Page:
Virus Engine

There are many kinds of viruses on the Internet. All of them pose as something they are not.

  • Inactive code dormant in your computer until launched into action
  • An email message apparently from your friend that carries a destructive payload
  • A Word document with a destructive macro

And then there are the mind viruses that are destructive only when they force you to take actions you otherwise would not, which is the message’s only purpose.

  • An email urging you to protect yourself against a computer virus that doesn’t exist
  • A heartfelt plea to sign and forward a petition condemning the Taliban which has been circulating on the Internet for years, even though the petition forwarding address died from the traffic years ago and the Taliban have been eliminated
  • A plea from a rich Nigerian needing your personal help to launder funds
  • Junk mail promising impossible returns on dubious investments

None of these work if you know about them and can ignore the mind viruses or automate your computer to ignore them. Both actions inoculate yourself against the viruses’ effects.

The cost of spreading these viruses is low but they can infect the globe. No wonder it’s irresistible to create and propagate them – ours is an Attention Economy, and we all want to make an impression even if we can’t make a million.

The Internet has exposed a class of irritating attention-getters that we’ve lived with forever but never saw in such clear relief: that most business and political activities are not about profit but about vying for the spotlight. We’re preternaturally anxious to get others’ attention. We assume we’ll figure out how to profit from that attention once we have it. This was the theme of the DotCom bubble, where no one worried too much about real earnings, as long as the multitudes believed enough to invest in the attention itself.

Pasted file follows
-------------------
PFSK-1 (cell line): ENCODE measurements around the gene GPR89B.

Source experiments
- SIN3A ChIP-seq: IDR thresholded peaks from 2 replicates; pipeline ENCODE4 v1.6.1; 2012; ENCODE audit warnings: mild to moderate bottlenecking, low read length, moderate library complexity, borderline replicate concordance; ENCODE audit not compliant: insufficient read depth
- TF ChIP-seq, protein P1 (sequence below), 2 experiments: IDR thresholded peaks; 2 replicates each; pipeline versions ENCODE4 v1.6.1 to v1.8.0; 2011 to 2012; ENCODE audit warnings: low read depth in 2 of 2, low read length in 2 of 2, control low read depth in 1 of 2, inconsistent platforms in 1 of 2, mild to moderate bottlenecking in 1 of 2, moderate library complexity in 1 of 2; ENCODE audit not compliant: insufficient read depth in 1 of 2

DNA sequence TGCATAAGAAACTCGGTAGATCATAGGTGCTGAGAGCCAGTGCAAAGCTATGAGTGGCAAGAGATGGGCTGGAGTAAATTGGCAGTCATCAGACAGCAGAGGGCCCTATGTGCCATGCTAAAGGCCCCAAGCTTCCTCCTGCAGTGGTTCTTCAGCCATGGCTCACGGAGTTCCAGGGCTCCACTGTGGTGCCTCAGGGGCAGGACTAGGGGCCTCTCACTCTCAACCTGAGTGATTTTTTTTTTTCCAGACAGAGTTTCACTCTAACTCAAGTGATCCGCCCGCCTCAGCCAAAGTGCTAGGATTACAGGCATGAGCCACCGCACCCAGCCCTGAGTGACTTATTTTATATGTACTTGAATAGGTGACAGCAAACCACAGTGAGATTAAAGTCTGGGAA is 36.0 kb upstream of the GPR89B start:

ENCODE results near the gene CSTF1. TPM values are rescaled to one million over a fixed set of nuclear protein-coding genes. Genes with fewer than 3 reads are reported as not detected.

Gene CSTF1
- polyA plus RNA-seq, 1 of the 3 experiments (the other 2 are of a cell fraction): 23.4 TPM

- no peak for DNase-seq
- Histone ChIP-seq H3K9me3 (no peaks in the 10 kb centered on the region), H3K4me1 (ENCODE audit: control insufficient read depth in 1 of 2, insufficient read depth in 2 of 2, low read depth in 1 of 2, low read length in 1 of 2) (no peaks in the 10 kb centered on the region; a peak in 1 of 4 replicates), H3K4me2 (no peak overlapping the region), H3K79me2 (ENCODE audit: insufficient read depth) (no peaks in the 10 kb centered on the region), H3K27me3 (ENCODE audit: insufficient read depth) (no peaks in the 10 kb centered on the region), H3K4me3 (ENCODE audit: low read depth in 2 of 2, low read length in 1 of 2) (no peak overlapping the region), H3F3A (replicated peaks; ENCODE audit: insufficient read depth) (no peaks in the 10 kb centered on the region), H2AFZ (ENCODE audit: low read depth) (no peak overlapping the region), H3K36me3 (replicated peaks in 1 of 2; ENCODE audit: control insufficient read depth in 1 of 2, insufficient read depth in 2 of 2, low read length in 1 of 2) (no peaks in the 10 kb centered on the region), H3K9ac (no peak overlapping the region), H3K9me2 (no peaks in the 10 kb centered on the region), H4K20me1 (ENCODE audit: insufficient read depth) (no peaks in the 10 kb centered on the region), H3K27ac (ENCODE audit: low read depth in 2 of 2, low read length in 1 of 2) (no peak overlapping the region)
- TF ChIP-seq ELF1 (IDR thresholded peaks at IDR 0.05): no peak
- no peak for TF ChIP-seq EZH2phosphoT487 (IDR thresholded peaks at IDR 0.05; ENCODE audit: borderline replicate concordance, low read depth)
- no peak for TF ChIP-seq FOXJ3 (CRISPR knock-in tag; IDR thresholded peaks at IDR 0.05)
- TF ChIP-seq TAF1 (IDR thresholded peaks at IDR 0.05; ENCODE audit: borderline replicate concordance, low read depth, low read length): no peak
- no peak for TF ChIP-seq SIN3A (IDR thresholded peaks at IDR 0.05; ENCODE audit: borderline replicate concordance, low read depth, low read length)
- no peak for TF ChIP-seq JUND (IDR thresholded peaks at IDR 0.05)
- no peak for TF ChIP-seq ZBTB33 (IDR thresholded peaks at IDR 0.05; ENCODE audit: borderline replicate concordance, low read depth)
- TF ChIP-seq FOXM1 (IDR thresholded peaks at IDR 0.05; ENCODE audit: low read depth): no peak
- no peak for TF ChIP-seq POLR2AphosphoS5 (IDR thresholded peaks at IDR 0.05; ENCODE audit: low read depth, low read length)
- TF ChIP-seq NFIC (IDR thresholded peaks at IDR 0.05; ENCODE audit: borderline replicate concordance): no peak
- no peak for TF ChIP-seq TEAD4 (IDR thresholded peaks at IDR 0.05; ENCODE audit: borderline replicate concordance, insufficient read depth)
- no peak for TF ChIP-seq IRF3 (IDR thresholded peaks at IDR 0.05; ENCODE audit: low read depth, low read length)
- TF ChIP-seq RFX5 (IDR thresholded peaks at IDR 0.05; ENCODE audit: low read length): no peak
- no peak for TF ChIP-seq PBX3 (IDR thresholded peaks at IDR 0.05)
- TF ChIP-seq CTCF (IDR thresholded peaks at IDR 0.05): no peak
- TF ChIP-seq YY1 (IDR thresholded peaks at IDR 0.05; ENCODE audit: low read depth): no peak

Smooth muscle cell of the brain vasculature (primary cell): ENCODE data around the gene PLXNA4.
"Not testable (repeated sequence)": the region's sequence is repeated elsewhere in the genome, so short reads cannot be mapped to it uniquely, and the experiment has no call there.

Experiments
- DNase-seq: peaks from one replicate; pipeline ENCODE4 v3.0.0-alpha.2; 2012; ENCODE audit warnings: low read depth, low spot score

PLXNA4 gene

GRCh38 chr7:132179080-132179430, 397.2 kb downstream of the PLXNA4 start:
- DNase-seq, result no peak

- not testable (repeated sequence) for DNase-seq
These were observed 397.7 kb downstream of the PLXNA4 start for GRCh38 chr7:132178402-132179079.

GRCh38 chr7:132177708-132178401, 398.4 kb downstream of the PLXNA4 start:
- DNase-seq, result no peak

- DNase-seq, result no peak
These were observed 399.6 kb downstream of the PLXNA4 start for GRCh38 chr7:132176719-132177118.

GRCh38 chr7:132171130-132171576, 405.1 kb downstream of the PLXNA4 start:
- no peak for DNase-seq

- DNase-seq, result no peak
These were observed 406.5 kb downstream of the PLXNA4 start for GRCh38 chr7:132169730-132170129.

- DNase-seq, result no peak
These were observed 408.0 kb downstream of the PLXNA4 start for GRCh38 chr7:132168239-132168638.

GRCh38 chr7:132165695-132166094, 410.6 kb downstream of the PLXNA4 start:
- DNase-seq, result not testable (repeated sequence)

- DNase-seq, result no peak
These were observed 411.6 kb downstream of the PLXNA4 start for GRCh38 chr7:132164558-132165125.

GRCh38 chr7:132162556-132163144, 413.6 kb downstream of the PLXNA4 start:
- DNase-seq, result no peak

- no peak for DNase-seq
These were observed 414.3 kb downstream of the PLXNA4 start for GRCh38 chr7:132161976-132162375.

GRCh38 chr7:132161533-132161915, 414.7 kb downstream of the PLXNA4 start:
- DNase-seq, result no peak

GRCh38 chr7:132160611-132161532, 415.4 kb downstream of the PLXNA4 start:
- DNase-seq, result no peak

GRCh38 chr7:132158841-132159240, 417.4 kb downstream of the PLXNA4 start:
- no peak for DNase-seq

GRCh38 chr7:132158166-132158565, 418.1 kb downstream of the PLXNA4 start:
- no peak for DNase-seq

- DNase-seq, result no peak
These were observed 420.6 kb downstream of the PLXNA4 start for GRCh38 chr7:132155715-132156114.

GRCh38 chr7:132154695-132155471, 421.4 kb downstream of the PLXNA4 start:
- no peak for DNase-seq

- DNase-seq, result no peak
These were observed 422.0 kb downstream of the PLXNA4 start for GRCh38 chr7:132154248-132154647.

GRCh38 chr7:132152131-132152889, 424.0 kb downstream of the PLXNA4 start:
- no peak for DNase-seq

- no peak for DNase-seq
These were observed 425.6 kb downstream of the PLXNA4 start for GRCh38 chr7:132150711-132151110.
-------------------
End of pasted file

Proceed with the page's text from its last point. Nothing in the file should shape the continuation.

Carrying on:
For viruses designed to get your money, the model is to set up a company to be the recipient of funds (from customers or investors) and which the founders and early investors can profit from. From the perspective of the macro economy, such an enterprise is simply an accounting system, into which one invests time or money and out of which one hopes to harvest more money than the investment costs us.

Accounting Systems are Proprietary Too

Previously we explored the striking proposition that proprietary data is the root of tyranny, and has been since the Sumerians invented the first data base in or about 3246 BC. The insult is further compounded by the harsh truth that, search though we might, we can’t find a single instance of a data base that is not proprietary.

That figures – the pecking order constricts us all, whereby each of us is someone else’s tyrant, and data is simply a way to enforce the pecking order. So we would expect those who are subject to the data to be the peckee, and the dick who keeps the data to be the pecker. (Really, I’m not making this stuff up).

Would we expect any less from the special kind of database called an accounting system? That’s where the juice is in the macro economy, which is simply an immense collection of interlocking accounting systems investing in each other in the hope of future returns. Hell, we’ll even invest in the appearance of an accounting system if the potential reward is great enough, including state lotteries and Nigerian money laundering schemes.